Due to the pandemic, the economic activity of many states dropped for more than two years, which affected investment activity, employment dynamics, and the population’s well-being.

Two years of quarantine passed, and the world began to recover from the crisis little by little. Then, on February 24, for the first time since 1945, the world faced a full-scale conventional war in the center of Europe. It’s impossible to imagine what consequences it will bring to the world because it will literally affect all of us.

As mentioned above, inflation has become one of the main threats to many countries around the world. Even before the full-scale war in Ukraine, inflation was snowballing against the background of an imbalance of supply and demand, and the surge in the cost of raw materials.

Leading economic experts are pessimistic about the near future. This means we have to get used to inflation and all the troubles it causes because it will keep on increasing. In the USA, inflation has reached its highest level since 1982.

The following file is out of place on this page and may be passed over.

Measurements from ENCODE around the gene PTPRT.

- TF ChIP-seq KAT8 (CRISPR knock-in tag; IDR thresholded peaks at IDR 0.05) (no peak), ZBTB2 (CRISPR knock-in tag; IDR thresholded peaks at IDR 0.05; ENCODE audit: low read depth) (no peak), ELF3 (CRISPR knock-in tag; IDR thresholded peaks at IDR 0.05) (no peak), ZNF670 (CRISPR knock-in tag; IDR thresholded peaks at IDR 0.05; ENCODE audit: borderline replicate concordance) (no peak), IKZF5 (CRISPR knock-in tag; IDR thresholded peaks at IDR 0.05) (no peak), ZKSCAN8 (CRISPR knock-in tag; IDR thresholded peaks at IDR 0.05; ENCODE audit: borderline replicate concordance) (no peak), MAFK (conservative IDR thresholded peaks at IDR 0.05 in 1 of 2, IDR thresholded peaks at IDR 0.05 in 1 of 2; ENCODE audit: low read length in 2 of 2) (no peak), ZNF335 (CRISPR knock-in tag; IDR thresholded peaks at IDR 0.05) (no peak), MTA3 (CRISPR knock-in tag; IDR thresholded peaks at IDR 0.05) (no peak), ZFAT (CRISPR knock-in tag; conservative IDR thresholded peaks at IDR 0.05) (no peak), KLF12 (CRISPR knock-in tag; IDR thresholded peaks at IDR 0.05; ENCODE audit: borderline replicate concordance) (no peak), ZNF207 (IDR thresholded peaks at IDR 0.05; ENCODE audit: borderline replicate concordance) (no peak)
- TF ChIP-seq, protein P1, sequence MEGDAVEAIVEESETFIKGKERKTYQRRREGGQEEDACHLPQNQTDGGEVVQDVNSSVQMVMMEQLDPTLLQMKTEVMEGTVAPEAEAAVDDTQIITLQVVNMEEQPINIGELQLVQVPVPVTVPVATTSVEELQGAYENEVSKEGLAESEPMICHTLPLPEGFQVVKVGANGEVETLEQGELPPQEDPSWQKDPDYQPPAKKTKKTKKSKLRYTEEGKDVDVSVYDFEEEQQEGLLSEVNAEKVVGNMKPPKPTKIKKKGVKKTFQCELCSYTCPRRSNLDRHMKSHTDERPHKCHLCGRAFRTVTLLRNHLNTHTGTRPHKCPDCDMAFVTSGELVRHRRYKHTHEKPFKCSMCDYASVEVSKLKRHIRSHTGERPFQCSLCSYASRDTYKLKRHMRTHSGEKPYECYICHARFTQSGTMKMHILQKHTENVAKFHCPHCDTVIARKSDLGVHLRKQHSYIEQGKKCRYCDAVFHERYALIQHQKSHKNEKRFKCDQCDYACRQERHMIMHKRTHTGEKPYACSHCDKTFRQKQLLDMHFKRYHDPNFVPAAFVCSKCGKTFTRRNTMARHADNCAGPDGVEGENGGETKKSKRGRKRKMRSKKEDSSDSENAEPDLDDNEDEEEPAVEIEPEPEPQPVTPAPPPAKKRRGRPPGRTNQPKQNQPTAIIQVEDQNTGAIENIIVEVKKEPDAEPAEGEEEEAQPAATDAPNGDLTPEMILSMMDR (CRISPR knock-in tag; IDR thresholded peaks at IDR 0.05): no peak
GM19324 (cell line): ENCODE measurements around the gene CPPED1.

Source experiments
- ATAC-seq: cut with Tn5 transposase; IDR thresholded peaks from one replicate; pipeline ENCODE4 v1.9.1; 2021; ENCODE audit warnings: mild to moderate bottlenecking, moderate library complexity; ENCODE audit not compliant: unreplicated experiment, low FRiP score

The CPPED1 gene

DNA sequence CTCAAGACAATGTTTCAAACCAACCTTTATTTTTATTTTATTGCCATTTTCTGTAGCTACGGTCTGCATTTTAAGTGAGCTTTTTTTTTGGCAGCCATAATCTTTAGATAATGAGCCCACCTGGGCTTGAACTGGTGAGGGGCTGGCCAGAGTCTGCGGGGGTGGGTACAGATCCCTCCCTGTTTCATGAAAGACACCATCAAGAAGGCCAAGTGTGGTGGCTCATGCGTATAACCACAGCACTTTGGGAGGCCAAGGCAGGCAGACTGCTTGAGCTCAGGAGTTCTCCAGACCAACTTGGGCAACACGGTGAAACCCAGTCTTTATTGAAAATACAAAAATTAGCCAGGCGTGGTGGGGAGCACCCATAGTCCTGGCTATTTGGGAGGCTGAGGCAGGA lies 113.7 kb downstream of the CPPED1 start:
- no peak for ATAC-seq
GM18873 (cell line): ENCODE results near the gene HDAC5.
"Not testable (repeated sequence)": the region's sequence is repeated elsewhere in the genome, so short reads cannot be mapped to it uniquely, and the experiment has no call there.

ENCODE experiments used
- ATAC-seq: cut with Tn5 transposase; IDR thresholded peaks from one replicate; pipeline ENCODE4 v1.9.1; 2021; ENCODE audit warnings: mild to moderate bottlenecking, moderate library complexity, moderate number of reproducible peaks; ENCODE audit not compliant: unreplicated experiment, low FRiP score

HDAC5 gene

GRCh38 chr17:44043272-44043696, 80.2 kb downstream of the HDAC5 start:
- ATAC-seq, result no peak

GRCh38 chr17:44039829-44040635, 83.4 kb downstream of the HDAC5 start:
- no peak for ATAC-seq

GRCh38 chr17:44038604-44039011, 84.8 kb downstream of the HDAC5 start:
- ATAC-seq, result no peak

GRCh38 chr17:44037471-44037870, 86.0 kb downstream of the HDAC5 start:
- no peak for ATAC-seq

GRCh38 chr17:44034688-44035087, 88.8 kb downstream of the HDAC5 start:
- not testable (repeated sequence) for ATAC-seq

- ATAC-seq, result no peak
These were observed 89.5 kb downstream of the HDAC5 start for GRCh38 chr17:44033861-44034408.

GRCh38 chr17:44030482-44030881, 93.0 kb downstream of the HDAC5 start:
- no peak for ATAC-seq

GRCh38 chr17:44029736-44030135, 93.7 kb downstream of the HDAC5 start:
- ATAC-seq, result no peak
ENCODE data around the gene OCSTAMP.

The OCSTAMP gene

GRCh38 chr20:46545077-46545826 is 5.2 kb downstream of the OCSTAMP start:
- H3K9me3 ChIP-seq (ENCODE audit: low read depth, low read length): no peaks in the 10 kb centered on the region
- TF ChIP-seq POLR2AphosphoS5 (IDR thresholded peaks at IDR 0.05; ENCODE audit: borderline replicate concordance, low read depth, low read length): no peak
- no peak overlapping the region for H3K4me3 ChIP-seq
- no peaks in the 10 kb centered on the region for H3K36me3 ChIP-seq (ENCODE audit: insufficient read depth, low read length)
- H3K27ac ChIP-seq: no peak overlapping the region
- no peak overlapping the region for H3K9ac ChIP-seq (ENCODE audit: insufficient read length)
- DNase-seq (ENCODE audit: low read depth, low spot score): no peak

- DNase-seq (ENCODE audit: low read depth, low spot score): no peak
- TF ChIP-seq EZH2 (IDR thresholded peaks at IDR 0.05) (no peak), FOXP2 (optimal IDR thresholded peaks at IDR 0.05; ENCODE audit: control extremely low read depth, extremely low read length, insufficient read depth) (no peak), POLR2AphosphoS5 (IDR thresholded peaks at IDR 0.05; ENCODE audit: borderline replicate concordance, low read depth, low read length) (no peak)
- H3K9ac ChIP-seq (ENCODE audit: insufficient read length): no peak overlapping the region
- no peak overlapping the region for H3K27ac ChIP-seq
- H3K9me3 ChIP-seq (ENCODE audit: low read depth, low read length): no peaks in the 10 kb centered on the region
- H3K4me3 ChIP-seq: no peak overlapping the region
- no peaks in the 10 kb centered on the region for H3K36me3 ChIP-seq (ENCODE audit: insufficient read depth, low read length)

Besides the food and energy crisis, which we’ve touched on slightly in this article (because this topic requires a separate discussion,) we may face a complete redistribution of markets on a geopolitical level. A “tectonic shift” of this magnitude entails increased volatility and long-term efficiency losses. It radically breaks supply chains and the rules of the global economy that have existed for the past 77 years.

Wrapping up

The Collapse of the World Economy or Great Depression 2.0: Reasons, Time Frame, Consequences

So, what does the current situation look like?

  • two years of a global pandemic;
  • record levels of inflation;
  • impending food and energy crisis;
  • imminent recession and possible collapse of the global economy, the onset of the Great Depression 2.0.

The latter may speed up the beginning of a new collapse of traditional markets, which have been brewing for many years. We face a similar situation as we did 22 years ago, however, today’s crisis is much more severe than in 2000.

In the short term, the cryptocurrency market will follow the movement of stocks. Still, as the industry evolves and new uses appear, it has a chance to become an independent player. In any crisis, capital seeks a “safe haven” (precious metals, food, cryptocurrencies).

All of us should understand one simple thing: the sooner the war in Ukraine ends, the fewer medium- and long-term consequences the global economy will face.